“Lord Darcy,” the new squire said after bowing.  “His Majesty, King Kelson, requires your presence in his withdrawing room.”

“I’ll dress and come at once,” Darcy replied.  The squire left, and Darcy reached for his tunic.

“Not that one,” Robert said quickly.  He shook out the tunic he had removed from the chest and held it out to Darcy.  The material was dyed a light blue, and the silver sea eagle volant of Isles was embroidered in white thread across the front. A sea green shirt was draped over the squire’s arm.

“Isn’t that a bit much?”  Darcy asked, recognizing the two colours as part of Isle’s tartan.

“My Lord, you have been summoned before the king.  You must dress appropriately.”

Darcy did not have the time to argue.  He shrugged into shirt and tunic.  He was relieved to be able to buckle his own sword and its serviceable belt around his waist, giving Robert little chance to pull and tweak before he strode out the door.
Semi Free-Form Deryni Gaming / Re: Out of Character (OOC) Thread
« Last post by Jerusha on Today at 10:33:53 am »
Wow, revanne.  I didn't see that strategy coming.  Well done!
Memorials / Re: Farewell, Cyndr
« Last post by DesertRose on Today at 10:12:48 am »
I'm sorry for your loss, and I hope Cyndr and Scorch have found a lovely sun-puddle in which to relax and reunite.
Memorials / Re: Farewell, Cyndr
« Last post by revanne on Today at 10:10:42 am »
So sorry. She chose her own way but no easier for you.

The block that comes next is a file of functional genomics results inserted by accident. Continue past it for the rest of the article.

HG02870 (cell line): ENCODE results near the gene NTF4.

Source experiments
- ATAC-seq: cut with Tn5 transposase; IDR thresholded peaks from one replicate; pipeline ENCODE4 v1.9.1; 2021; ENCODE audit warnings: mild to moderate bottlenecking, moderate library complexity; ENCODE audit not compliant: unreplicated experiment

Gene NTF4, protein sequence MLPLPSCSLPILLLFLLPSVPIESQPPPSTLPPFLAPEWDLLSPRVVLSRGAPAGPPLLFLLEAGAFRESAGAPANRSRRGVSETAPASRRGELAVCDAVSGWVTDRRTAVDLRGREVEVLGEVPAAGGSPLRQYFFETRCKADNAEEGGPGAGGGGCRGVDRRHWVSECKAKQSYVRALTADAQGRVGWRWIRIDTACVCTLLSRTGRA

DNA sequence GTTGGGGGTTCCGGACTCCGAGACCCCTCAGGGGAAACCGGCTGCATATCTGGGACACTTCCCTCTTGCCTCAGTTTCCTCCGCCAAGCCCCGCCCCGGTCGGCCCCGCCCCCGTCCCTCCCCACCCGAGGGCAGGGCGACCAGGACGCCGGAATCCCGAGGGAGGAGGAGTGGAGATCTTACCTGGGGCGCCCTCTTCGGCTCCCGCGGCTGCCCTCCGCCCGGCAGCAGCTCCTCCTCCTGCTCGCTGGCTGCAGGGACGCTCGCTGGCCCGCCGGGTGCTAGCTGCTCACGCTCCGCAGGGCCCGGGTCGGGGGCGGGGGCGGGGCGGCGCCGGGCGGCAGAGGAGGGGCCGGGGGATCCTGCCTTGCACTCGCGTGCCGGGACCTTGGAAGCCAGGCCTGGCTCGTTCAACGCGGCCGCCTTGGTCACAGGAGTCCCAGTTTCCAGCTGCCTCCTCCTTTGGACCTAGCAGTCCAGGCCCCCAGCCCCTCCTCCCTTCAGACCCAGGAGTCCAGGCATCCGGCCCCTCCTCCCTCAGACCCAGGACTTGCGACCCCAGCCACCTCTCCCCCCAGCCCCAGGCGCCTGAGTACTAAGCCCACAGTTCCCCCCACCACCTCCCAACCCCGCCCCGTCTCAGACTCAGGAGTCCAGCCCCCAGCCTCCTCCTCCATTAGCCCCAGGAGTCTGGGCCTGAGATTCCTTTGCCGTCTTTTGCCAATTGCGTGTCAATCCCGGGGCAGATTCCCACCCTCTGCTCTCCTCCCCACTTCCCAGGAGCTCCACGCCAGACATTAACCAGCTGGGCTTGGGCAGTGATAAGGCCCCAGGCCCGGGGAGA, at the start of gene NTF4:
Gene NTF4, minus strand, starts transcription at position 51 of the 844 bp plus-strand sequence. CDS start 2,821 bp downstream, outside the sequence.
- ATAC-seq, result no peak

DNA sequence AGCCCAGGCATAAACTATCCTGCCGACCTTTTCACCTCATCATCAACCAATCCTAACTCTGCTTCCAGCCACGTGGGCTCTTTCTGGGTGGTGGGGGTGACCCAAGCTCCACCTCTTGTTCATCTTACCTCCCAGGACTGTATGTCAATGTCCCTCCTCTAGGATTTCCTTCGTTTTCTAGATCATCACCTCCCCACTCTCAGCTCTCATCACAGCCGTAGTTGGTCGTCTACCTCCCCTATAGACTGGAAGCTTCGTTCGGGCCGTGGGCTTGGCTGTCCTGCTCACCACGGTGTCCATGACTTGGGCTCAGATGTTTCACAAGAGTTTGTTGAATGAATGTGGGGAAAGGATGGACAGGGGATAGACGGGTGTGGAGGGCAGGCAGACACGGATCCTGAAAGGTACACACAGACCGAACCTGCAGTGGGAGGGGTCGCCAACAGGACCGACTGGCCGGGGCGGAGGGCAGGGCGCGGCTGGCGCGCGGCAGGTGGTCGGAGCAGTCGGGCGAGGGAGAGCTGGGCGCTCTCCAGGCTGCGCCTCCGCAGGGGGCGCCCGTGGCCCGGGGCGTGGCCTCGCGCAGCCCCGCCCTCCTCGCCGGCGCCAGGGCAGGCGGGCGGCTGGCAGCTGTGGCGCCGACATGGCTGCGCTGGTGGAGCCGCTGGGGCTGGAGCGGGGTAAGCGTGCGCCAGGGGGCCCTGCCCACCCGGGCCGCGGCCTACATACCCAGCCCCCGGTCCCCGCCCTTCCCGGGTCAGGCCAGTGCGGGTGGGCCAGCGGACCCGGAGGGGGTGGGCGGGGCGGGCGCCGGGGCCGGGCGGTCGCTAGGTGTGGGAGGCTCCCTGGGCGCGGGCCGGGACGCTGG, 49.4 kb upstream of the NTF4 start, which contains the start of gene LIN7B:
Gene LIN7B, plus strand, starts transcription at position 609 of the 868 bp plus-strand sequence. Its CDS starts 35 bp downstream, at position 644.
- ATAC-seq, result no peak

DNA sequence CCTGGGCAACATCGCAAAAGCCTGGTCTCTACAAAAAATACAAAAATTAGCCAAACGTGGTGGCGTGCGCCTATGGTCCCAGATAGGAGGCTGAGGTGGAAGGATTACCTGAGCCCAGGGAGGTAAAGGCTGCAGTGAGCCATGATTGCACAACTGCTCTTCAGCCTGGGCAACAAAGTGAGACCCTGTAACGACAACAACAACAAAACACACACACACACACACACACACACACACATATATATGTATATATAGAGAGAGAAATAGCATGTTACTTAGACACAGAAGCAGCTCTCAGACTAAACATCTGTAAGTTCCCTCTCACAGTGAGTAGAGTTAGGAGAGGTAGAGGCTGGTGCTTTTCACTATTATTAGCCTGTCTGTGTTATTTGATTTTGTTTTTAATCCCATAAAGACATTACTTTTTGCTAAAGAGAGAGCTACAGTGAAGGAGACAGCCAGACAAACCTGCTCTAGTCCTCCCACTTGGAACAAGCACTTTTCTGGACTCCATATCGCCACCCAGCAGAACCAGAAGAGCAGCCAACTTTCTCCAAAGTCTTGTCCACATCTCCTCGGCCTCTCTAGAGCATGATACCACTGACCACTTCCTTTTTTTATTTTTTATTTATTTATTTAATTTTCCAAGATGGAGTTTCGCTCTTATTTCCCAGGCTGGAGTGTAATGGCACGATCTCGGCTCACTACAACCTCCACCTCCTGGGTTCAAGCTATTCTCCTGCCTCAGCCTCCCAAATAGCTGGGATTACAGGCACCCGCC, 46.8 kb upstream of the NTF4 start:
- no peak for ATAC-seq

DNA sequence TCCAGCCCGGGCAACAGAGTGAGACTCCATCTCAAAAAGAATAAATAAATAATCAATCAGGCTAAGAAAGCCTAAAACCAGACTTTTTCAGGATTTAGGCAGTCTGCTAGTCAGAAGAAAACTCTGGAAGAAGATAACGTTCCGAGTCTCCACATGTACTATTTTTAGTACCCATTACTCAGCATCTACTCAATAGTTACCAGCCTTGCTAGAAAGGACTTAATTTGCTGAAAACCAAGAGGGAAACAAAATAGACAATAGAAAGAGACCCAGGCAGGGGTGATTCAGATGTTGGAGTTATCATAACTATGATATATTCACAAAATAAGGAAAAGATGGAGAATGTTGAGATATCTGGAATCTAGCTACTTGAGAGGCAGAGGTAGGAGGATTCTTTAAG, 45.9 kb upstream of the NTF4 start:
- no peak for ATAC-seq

Memorials / Farewell, Cyndr
« Last post by Jerusha on Today at 10:08:38 am »
Cyndr, our 16 year old whippet, decided to make her own way across the Rainbow Bridge.  On Tuesday, she escaped from the house when no one was looking as someone came to pick up an old wall unit we had sold.  Although we were out looking every day, she was not found until yesterday evening.  She had passed, probably earlier that day.

In spite of all of her health issues, she lived a long and comfortable life.  She is napping now in eternal sunlight curled up next to Scorch.
Tid Bits / A note on Forum Stats
« Last post by Bynw on Today at 09:51:54 am »
Checking out the community stats, boiling it down to the TOP THREE

  • Evie
  • Elkhound
  • DesertRose

  • Fan Projects
  • Semi Free-Form Deryni Gaming
  • Tid Bits

Topics (by Replies)
  • Re: Work In Progress--Deryni Action Figure Project (was Duncan Action Figure)
  • Out of Character (OOC) Thread
  • Ghosts of the Past

Topics (by Views)
  • Re: Work In Progress--Deryni Action Figure Project (was Duncan Action Figure)
  • The Casting Call!
  • Out of Character (OOC) Thread

Topic Starters
  • DesertRose
  • Evie
  • Bynw

Most Time Online